Ed tech companies have a clear and direct responsibility to protect that data, and educational institutions are obligated to thoroughly vet a vendor’s security policies and practices prior to adoption. Privacy policies and end-user license agreements are helpful, but limited, as they merely represent how a company intends to use data. Industry-standard certifications like SOC-II are better as they provide some insight into how a company secures information through internal processes and safeguards. But how can you know if the software itself is vulnerable to external threats?
Supporting a network in a higher-ed setting can be a daunting task. With their proclivity for mobile devices, video games, wearable technology, and laptops (just to name a few), higher ed IT users may not realize how their tech choices can impact the network at large.
Generally, users at higher-ed institutions assume they can have bandwidth on-demand—as much as they want whenever they want—and take advantage of that regularly. These attitudes can mean that the university network becomes a traffic jam; difficult to administrate and nearly impossible to run smoothly.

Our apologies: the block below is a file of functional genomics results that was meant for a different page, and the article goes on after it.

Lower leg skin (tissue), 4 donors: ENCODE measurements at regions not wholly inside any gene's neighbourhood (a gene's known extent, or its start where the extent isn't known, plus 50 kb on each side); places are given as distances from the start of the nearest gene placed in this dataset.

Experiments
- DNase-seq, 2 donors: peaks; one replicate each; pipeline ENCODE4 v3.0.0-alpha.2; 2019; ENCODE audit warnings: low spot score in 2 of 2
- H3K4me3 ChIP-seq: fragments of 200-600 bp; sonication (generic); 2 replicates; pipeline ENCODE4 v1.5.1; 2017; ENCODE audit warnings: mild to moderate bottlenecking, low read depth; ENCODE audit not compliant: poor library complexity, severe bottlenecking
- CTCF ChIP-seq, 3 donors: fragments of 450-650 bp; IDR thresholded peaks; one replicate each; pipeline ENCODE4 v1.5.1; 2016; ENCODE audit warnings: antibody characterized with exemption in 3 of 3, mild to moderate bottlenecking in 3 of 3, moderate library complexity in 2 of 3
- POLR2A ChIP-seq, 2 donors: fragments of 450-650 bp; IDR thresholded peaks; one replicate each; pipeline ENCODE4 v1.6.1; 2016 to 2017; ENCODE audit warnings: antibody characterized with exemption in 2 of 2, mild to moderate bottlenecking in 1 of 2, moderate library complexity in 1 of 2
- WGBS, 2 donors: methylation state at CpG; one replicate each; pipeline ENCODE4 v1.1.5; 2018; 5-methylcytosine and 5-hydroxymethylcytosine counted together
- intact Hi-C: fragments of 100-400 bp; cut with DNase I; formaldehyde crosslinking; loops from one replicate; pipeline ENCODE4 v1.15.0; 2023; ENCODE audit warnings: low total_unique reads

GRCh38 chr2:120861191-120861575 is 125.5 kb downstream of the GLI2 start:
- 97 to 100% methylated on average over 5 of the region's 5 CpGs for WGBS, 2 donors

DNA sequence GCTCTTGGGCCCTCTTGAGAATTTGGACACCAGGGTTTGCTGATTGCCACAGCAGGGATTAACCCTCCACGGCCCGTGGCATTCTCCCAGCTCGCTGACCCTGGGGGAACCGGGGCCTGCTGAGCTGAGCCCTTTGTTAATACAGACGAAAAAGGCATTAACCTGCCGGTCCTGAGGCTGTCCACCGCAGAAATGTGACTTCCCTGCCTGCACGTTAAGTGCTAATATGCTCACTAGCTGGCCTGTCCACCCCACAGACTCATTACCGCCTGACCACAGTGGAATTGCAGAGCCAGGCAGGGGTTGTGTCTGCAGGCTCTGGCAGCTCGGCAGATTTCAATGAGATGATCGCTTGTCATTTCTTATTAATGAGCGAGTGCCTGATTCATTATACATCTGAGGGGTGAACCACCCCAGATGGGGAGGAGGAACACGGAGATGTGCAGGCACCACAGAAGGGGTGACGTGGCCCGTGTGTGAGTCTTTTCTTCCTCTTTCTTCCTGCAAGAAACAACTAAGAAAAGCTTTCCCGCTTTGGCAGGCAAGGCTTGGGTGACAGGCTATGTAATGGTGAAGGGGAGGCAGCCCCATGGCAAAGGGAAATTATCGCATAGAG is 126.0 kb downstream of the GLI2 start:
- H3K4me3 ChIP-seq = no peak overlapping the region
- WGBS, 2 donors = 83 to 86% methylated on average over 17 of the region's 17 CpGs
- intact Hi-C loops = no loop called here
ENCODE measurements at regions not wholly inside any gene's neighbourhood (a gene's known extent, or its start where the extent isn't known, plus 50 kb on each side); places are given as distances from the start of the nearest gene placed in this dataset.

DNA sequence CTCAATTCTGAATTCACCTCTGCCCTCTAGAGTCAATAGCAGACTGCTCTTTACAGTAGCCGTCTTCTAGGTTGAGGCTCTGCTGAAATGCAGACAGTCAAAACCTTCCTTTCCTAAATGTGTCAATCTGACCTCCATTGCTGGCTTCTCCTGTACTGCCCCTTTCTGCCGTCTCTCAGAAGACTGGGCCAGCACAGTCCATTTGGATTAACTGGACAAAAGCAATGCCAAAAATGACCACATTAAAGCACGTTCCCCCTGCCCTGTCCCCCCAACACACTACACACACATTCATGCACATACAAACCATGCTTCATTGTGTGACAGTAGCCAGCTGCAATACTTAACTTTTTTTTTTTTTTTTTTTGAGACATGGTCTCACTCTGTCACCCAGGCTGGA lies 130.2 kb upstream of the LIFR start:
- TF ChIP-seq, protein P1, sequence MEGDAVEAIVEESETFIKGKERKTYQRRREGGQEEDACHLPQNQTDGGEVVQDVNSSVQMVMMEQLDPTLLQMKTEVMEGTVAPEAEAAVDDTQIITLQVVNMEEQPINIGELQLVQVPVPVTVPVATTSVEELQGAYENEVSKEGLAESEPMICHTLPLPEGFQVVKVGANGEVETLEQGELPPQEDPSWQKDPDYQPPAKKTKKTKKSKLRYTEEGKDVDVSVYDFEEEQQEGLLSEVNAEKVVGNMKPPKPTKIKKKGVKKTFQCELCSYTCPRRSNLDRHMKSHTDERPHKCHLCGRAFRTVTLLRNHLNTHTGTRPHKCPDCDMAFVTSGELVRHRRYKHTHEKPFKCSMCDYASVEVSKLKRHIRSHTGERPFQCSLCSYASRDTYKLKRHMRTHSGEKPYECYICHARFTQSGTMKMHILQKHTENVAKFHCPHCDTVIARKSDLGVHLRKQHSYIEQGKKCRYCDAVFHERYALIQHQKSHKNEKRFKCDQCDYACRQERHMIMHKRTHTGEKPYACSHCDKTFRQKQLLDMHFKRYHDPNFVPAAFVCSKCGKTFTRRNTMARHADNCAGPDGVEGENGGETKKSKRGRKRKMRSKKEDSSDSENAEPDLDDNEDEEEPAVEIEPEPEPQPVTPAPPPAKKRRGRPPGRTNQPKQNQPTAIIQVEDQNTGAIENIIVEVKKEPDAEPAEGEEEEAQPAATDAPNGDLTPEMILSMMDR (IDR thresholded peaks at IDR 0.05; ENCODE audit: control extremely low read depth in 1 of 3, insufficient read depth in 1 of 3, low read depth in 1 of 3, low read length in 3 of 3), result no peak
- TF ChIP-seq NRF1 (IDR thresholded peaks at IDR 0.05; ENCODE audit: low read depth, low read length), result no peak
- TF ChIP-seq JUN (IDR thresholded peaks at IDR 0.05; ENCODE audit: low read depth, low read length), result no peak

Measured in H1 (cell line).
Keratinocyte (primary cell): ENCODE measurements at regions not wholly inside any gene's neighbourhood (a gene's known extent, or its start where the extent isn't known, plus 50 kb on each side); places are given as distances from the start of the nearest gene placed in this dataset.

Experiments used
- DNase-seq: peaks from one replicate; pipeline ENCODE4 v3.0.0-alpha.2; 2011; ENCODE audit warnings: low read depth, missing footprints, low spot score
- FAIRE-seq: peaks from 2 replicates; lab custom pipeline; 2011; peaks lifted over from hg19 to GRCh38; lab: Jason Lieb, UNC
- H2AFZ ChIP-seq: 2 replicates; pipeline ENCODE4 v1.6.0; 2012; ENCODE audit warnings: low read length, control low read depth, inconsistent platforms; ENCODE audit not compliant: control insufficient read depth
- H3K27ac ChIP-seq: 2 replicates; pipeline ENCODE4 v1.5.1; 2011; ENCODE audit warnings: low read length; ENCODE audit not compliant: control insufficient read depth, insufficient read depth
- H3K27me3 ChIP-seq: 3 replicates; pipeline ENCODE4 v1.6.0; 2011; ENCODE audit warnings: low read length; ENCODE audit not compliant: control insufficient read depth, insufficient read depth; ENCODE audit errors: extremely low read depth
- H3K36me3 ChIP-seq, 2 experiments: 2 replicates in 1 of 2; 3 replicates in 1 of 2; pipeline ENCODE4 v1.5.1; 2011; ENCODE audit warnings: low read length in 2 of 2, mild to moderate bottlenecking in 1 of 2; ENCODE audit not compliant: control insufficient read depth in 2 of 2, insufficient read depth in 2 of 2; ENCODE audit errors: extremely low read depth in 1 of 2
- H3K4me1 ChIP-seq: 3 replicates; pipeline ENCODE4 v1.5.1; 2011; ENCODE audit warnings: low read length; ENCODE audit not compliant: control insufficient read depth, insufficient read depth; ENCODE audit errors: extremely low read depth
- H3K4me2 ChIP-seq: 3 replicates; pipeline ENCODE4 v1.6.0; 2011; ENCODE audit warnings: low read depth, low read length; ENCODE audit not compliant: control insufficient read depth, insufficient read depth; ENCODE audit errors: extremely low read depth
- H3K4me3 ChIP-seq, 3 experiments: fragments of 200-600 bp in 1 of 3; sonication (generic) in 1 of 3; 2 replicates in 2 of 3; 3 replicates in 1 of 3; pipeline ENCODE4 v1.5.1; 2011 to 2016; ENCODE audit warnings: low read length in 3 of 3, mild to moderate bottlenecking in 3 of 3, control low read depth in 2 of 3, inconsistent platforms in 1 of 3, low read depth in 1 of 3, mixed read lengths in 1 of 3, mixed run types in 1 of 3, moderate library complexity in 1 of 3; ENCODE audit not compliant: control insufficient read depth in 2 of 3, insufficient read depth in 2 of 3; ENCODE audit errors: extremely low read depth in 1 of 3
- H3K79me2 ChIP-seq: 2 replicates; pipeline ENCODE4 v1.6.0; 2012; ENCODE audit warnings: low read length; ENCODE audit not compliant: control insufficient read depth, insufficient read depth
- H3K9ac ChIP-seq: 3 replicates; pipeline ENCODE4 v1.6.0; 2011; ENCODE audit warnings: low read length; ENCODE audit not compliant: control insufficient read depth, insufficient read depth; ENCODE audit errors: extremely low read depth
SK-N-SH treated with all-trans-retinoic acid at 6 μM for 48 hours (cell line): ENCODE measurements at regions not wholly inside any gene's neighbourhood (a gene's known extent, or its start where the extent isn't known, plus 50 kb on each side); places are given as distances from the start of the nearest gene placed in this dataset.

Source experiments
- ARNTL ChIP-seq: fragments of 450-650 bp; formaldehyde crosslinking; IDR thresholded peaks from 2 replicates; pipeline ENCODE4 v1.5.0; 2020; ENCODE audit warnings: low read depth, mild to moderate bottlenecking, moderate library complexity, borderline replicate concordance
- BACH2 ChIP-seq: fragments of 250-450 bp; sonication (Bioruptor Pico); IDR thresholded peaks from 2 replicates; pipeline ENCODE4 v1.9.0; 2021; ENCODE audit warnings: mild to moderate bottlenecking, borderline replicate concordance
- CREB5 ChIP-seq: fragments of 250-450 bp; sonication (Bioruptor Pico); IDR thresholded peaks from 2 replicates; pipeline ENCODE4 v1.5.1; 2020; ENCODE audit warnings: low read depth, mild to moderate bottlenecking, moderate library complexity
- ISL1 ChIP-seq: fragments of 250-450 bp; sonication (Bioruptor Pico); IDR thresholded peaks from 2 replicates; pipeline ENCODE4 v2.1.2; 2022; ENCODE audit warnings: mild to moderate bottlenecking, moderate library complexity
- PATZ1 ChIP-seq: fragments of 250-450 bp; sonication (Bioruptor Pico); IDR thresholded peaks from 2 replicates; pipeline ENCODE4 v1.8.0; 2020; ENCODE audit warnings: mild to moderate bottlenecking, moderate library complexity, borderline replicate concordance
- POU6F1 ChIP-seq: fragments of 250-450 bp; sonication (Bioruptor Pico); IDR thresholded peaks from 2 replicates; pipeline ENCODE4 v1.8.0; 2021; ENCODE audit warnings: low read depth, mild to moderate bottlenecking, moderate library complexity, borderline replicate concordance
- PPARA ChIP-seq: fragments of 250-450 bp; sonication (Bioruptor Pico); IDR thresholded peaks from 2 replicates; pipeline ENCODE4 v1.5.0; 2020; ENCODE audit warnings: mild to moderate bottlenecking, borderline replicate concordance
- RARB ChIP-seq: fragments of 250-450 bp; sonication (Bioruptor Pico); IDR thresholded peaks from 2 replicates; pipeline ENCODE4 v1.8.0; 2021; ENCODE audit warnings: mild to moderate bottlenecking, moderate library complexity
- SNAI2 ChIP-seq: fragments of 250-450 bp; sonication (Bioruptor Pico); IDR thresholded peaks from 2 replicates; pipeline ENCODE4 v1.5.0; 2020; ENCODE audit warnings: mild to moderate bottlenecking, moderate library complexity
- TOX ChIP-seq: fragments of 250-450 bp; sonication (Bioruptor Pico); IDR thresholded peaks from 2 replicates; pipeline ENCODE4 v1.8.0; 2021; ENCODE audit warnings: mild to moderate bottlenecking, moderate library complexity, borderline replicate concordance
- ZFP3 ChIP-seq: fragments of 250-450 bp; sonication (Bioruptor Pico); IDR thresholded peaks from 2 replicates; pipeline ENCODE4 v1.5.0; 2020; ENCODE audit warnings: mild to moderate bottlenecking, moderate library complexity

According to the Association for College and University Technology Advancement (ACUTA), bandwidth on college campuses has nearly doubled since 2012 to accommodate, but it still may not be enough. How is an administrator to manage such a large, growing increase in demand? Don’t panic. There are definite trends in technology usage and several “bandwidth hogs” that make up a majority of network traffic in higher ed. Here are the top four, and a few tips for how to manage them.
Today’s “traditional” college students will usually bring everything they need with them to college, including their laptops. Laptops have become a necessary part of the university classroom; used by students and teachers to connect, take notes, and have their work at their fingertips during class time. The 2016 ACUTA survey found that, as of 2015, laptops have become the top bandwidth-consuming devices on campus (taking over from mobile devices in previous years). Laptops tend to run programs that require more bandwidth (such as video games, virtual-learning tools, multimedia file storage, or streaming services like Netflix). Additionally, students may use laptops for P2P sharing methods, music downloading, and other high-bandwidth activities that are sure to take a bite out of your network.